Can I get a reverse mortgage on a co-op?
While reverse mortgages have been available to homeowners since 1961, the loans have been taboo for residents of housing cooperatives (aka “cooperatives”). Reverse mortgages allow older homeowners to borrow against their home equity, but there are strict requirements for both borrowers and properties.
Previously, New York homeowners could get reverse mortgages on one-, two-, three- and four-unit homes or condos, but not co-ops. However, in early 2022, the New York State Assembly passed legislation making co-ops eligible for reverse mortgages. The law goes into effect May 30, 2022, and New York residents can finally get reverse mortgages on co-ops. That’s how it works.
The central theses
- A reverse mortgage allows homeowners age 62 and older to use their home equity without selling the home or making monthly payments.
- The loan only becomes due when the last borrower sells the house, moves out permanently, or dies.
- A cooperative is a type of residential property owned by a corporation where the residents are voting shareholders of that corporation.
- Beginning May 30, 2022, New York State residents will be able to obtain private reverse mortgages for co-op housing.
- The Federal Housing Administration (FHA) does not allow home equity conversion mortgages (HECMs) on co-ops.
What is a Reverse Mortgage?
A reverse mortgage allows homeowners ages 62 and older to access their home equity without selling or making monthly payments. Instead, borrowers receive a lump sum, monthly payments, or a line of credit from their lender (or a combination of the last two).
These loans can provide much-needed funds in retirement to pay for things like basic living expenses, medical bills, and home repairs. Unlike traditional “forward” mortgages, no loan payments are due until the last borrower sells the home, moves out, or dies.
If the holder of a reverse mortgage fails to meet their obligations under the loan by defaulting on tax and/or insurance payments or by defaulting on maintenance, foreclosure may result.
Borrower Requirements for Cooperative Reverse Mortgages
Under the new law, a reverse mortgage for a co-op will be known as a “reverse co-op loan.” You must be at least 62 years old (same minimum age for most reverse mortgages) to qualify for the loan. If your cooperative unit is held by tenants in bulk or for rent together, the youngest person must be 62 years of age or older. Additionally you must:
Borrowers must certify annually on each reverse loan anniversary that they reside in the cooperative unit and that this is their primary residence.
Reverse mortgage lenders need to protect borrowers
Beginning May 30, 2022, New York state cooperative residents who are 62 years of age or older may apply for a reverse mortgage. However, the new law places a burden on reverse mortgage lenders to protect borrowers by requiring each lender to:
- Obtain a $100,000 bond to cover claims against the lender if the lender defaults on the borrower’s obligations.
- Maintain a minimum capital of $10 million (the lender can rely on its parent company to meet the minimum capital requirements).
- Explain the terms of reverse mortgage loans and how they comply with New York State law and US housing and urban development (HUD) standards.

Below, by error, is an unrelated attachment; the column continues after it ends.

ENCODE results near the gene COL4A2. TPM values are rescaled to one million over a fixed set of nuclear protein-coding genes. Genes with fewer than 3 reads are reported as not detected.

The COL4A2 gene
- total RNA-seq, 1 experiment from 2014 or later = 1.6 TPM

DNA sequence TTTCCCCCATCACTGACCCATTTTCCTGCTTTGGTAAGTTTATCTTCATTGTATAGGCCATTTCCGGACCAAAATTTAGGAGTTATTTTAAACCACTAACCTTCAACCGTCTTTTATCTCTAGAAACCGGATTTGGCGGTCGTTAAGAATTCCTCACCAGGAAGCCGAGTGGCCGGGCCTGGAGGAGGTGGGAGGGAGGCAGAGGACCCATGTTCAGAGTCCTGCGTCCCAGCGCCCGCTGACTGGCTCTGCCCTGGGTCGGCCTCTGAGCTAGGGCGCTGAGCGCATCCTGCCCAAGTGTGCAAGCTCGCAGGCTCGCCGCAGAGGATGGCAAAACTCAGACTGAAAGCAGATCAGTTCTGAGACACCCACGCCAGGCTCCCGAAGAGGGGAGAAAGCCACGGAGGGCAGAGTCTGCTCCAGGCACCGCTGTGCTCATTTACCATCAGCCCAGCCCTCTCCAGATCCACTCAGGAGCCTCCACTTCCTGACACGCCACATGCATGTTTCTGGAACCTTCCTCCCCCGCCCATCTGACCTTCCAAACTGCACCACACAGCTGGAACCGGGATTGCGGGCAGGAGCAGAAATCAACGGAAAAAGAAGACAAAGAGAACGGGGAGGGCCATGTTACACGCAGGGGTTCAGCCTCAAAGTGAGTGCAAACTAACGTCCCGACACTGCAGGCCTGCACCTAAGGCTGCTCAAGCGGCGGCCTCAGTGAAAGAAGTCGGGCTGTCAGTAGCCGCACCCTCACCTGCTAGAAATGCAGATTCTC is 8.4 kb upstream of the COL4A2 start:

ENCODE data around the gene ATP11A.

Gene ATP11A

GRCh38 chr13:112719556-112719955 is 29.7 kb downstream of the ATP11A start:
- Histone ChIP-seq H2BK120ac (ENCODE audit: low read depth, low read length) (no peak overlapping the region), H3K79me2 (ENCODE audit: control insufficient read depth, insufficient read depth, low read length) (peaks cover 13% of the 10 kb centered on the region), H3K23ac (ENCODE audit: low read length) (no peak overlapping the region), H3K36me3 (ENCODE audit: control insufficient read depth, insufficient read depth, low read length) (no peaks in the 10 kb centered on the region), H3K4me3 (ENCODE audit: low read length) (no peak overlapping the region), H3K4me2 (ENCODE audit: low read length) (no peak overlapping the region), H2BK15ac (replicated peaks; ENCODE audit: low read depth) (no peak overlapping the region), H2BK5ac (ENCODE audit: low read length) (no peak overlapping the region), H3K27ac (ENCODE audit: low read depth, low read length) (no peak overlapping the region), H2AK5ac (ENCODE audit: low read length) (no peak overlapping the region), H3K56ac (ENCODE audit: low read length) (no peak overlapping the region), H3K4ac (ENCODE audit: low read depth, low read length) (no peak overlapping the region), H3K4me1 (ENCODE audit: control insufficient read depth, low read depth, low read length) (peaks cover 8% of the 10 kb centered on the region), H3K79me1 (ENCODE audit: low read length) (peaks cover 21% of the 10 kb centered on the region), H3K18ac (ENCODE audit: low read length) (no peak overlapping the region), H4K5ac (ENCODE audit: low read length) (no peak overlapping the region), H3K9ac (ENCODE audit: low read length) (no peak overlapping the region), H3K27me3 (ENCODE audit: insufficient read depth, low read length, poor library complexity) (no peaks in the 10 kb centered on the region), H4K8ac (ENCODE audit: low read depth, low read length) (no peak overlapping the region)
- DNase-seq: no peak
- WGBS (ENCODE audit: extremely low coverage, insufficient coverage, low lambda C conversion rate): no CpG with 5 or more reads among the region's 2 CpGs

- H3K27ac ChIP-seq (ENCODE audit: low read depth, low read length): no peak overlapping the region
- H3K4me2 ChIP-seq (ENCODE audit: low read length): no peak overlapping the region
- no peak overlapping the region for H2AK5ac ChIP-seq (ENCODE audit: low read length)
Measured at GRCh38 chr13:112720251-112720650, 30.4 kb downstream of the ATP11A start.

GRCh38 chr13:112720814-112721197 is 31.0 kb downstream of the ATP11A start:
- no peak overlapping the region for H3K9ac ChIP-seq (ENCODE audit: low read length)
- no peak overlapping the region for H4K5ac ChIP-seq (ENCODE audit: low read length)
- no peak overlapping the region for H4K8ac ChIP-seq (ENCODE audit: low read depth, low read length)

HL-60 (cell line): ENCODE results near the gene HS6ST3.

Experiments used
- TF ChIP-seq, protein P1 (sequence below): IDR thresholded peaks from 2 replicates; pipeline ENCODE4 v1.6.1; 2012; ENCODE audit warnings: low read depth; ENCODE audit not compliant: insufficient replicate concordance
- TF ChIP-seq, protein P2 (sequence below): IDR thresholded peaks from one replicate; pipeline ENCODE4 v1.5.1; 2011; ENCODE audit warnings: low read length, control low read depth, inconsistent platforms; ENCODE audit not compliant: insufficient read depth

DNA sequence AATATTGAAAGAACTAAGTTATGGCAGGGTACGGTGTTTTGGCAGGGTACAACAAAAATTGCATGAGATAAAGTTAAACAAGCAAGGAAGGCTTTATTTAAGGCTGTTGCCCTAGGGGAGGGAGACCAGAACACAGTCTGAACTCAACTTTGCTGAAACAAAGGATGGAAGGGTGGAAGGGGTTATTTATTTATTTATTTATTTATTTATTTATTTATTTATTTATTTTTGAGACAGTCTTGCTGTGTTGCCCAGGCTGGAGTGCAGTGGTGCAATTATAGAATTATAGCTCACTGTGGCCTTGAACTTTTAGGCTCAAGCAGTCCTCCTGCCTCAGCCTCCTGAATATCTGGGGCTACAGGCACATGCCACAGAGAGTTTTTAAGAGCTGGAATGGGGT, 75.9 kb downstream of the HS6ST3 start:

The standards specifically require lenders offering reverse co-op loans for residential units to:
- Specify the credit terms and payment schedule.
- Recommend applicants to consult with the relevant authorities regarding the tax and probate consequences of the loan.
- Describe the prepayment and refinancing characteristics of the loan.
- Notify the borrower of the interest rate on the loan and the estimated total interest.
- List the events that could cause the borrower to default on the loan.
Additionally, a reverse co-op unit loan is non-recourse, meaning that when the loan matures, you cannot owe more than the value of the co-op unit stock certificate.
Reverse Mortgage Loan Payout Options
After signing the reverse mortgage loan agreement, you have a three-day right of cancellation to terminate the loan interest-free. After that, you have three main options to get your reverse mortgage money:
- term payment – The lender pays you equal monthly payments for a fixed term of months that you choose.
- tenure payment – The lender pays you equal monthly payments until the loan is fully paid off or matures.
- line of credit – You borrow some money now and leave some credit available for the future until the credit limit is exhausted.
Co-op reverse mortgages are secured by shares or membership in the co-op that is the borrower’s primary residence.
When is a cooperative reverse mortgage due?
If you have a reverse mortgage on a co-op, the entire loan balance is due when:
- The cooperative is no longer the primary residence of at least one of the borrowers.
- You are moving out for at least 12 consecutive months because of a physical or mental illness and the co-op is not the primary residence of at least one other borrower.
- You fail to meet one (or more) of the loan obligations, such as For example, paying monthly maintenance fees, mortgage insurance payments, or special audit fees.
Can reverse mortgages have co-borrowers?
Can I get an HECM in a co-op?
Cooperatives are not eligible for reverse mortgages as HUD only insures reverse mortgages (either an HECM or an HECM for sale) secured by real estate. Federal law hasn’t changed, so only private lenders offer reverse mortgages on co-ops.
The final result
Reverse mortgages can provide additional income during retirement, which can be especially important if you have a steady income. However, reverse mortgages come with several fees, including processing fees, mortgage insurance, closing costs, interest, and processing fees. Be sure to shop around and compare the cost of the loans available to you before making any decisions.